BESS                                                            Z. Zhang
Internet-Draft                                               L. Giuliano
Updates: 6514 (if approved)                             Juniper Networks
Intended status: Standards Track                            May 24, 2021
Expires: November 25, 2021

                    MVPN and MSDP SA Interoperation


   This document specifies the procedures for interoperation between
   Multicast Virtual Private Network (MVPN) Source Active routes and
   customer Multicast Source Discovery Protocol (MSDP) Source Active
   routes, which is useful for MVPN provider networks offering services
   to customers with an existing MSDP infrastructure.  Without the
   procedures described in this document, VPN-specific MSDP sessions are
   required among the PEs that are customer MSDP peers.  This document
   updates RFC6514.

Requirements Language

   The key words "MUST", "MUST NOT", "REQUIRED", "SHALL", "SHALL NOT",
   "OPTIONAL" in this document are to be interpreted as described in BCP
   14 [RFC2119] [RFC8174] when, and only when, they appear in all
   capitals, as shown here.

Status of This Memo

   This Internet-Draft is submitted in full conformance with the
   provisions of BCP 78 and BCP 79.

   Internet-Drafts are working documents of the Internet Engineering
   Task Force (IETF).  Note that other groups may also distribute
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   Internet-Drafts are draft documents valid for a maximum of six months
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   material or to cite them other than as "work in progress."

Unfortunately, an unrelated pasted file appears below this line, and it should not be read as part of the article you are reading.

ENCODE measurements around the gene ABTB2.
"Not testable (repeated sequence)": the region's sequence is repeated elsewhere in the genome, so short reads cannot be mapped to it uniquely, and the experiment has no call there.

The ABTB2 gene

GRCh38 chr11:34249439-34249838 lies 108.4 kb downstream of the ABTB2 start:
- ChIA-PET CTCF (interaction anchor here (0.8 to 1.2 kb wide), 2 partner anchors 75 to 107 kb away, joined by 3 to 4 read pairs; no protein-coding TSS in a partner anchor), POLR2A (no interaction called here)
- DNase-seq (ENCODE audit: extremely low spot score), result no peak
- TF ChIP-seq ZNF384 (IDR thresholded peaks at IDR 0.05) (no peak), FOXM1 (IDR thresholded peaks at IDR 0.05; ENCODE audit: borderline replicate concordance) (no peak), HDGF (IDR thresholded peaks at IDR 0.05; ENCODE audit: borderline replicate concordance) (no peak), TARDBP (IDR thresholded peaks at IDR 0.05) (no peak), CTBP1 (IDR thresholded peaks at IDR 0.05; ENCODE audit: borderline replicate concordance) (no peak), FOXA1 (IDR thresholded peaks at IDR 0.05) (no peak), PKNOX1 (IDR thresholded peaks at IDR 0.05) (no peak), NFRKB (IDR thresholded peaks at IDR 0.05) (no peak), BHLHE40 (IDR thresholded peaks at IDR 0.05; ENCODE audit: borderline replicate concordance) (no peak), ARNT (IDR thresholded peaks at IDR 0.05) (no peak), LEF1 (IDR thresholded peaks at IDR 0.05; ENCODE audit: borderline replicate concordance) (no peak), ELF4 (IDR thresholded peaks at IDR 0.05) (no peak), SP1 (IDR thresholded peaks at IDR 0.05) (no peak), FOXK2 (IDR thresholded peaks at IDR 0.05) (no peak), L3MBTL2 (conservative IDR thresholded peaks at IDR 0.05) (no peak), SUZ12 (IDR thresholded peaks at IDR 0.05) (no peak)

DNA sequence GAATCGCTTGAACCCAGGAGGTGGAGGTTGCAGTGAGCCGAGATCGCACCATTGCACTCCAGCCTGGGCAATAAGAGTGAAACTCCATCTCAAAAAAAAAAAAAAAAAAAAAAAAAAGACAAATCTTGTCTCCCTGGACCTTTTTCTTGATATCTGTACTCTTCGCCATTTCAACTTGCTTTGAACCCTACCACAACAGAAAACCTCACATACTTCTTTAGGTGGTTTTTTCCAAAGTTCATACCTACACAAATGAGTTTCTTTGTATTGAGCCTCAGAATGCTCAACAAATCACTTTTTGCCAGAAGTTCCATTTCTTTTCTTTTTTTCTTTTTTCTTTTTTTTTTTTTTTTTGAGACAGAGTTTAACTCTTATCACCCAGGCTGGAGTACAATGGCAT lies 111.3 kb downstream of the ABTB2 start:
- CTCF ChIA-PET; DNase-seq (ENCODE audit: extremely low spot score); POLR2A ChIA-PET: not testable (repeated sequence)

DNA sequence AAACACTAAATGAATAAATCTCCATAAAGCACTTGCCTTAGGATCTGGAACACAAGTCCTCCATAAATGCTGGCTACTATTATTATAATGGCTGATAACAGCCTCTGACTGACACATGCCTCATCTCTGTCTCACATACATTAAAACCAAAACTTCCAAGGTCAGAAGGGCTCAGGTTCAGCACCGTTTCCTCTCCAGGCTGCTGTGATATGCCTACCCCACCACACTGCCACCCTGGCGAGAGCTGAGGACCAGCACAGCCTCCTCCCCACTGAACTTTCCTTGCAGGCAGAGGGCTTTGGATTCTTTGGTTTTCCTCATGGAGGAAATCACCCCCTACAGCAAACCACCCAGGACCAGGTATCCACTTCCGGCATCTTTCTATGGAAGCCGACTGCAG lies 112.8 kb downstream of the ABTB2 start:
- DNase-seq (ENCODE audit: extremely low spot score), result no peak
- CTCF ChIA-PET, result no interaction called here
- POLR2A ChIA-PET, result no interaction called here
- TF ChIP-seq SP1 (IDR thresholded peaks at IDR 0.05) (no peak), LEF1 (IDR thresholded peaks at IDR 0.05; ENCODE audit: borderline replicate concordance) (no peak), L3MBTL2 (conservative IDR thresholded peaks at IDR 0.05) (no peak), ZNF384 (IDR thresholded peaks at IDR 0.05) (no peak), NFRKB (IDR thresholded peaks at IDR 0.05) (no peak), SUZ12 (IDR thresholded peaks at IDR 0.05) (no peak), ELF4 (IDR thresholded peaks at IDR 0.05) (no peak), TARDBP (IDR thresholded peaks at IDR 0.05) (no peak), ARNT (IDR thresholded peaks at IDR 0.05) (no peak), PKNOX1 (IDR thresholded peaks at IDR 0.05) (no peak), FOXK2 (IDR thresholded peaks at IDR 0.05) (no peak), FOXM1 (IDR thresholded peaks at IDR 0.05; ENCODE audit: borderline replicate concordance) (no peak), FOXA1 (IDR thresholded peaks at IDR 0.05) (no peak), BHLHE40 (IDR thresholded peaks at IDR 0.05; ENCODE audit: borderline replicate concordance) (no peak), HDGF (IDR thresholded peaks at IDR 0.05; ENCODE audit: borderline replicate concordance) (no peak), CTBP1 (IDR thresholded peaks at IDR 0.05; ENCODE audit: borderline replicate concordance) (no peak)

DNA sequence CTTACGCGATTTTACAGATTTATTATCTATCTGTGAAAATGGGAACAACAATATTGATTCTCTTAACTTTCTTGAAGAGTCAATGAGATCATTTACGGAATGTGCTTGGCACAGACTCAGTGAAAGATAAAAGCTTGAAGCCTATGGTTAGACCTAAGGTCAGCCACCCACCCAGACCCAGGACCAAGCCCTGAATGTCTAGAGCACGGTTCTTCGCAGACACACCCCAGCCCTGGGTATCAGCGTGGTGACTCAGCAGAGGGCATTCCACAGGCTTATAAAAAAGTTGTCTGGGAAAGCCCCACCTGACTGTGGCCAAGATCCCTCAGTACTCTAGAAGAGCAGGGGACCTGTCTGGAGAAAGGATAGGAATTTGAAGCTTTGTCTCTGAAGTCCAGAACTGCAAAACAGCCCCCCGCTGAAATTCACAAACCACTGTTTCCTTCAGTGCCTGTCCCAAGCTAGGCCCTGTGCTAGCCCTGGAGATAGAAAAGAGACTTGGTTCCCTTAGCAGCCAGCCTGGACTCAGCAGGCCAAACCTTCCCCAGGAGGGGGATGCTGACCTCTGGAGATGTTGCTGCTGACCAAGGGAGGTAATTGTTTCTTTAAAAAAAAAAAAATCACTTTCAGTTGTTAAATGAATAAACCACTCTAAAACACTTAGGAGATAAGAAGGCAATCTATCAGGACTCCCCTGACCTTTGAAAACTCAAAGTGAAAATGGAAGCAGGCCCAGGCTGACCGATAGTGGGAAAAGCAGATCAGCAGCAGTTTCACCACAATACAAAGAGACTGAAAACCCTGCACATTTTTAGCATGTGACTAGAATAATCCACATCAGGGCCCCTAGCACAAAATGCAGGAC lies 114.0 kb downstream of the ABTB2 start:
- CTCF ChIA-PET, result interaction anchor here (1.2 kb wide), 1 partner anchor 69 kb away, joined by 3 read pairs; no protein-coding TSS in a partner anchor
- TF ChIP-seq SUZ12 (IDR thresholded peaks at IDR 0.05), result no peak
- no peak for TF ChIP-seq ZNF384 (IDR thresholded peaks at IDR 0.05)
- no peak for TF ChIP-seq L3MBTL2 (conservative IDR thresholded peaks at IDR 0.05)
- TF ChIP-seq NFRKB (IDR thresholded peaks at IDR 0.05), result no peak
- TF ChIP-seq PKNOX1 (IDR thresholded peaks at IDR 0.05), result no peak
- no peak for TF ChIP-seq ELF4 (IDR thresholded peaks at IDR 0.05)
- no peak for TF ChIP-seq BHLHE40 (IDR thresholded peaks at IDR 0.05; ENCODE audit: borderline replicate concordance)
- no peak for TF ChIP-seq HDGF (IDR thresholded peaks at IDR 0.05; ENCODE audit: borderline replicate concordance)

This Internet-Draft will expire on November 25, 2021.

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Copyright Notice

   Copyright (c) 2021 IETF Trust and the persons identified as the
   document authors.  All rights reserved.

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   described in the Simplified BSD License.

Table of Contents

   1.  Terminologies . . . . . . . . . . . . . . . . . . . . . . . .   2
   2.  Introduction  . . . . . . . . . . . . . . . . . . . . . . . .   3
     2.1.  MVPN RPT-SPT Mode . . . . . . . . . . . . . . . . . . . .   4
   3.  Specification . . . . . . . . . . . . . . . . . . . . . . . .   4
   4.  Security Considerations . . . . . . . . . . . . . . . . . . .   5
   5.  IANA Considerations . . . . . . . . . . . . . . . . . . . . .   6
   6.  Acknowledgements  . . . . . . . . . . . . . . . . . . . . . .   6
   7.  References  . . . . . . . . . . . . . . . . . . . . . . . . .   6
     7.1.  Normative References  . . . . . . . . . . . . . . . . . .   6
     7.2.  Informative References  . . . . . . . . . . . . . . . . .   6
   Authors' Addresses  . . . . . . . . . . . . . . . . . . . . . . .   7

1.  Terminologies

   Familiarity with MVPN [RFC6513] [RFC6514] and MSDP [RFC3618]
   protocols and procedures is assumed.  Some terminologies are listed
   below for convenience.

   o  ASM: Any source multicast.

   o  SPT: Source-specific Shortest-path Tree.

   o  RPT: Rendezvous Point Tree.

   o  C-S: A multicast source address, identifying a multicast source
      located at a VPN customer site.

   o  C-G: A multicast group address used by a VPN customer.

   o  C-RP: A multicast Rendezvous Point for a VPN customer.

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   o  C-Multicast: Multicast for a VPN customer.

   o  EC: Extended Community.

   o  GTM: Global Table Multicast, i.e., multicast in the default or
      global routing table vs. VRF table.

2.  Introduction

   Section "14.  Supporting PIM-SM without Inter-Site Shared C-Trees" of
   [RFC6514] specifies the procedures for MVPN PEs to discover (C-S,C-G)
   via MVPN Source Active A-D routes and then send Source Tree Join
   (C-S,C-G) C-multicast routes towards the ingress PEs, to establish
   SPTs for customer ASM flows for which they have downstream receivers.
   (C-*,C-G) C-multicast routes are not sent among the PEs so inter-site
   shared C-Trees are not used and the method is generally referred to
   as "spt-only" mode.

   With this mode, the MVPN Source Active routes are functionally
   similar to MSDP Source-Active messages.  For a VPN, one or more of
   the PEs, say PE1, either acts as a C-RP and learns of (C-S,C-G) via
   PIM Register messages, or has MSDP sessions with some MSDP peers and
   learn (C-S,C-G) via MSDP SA messages.  In either case, PE1 will then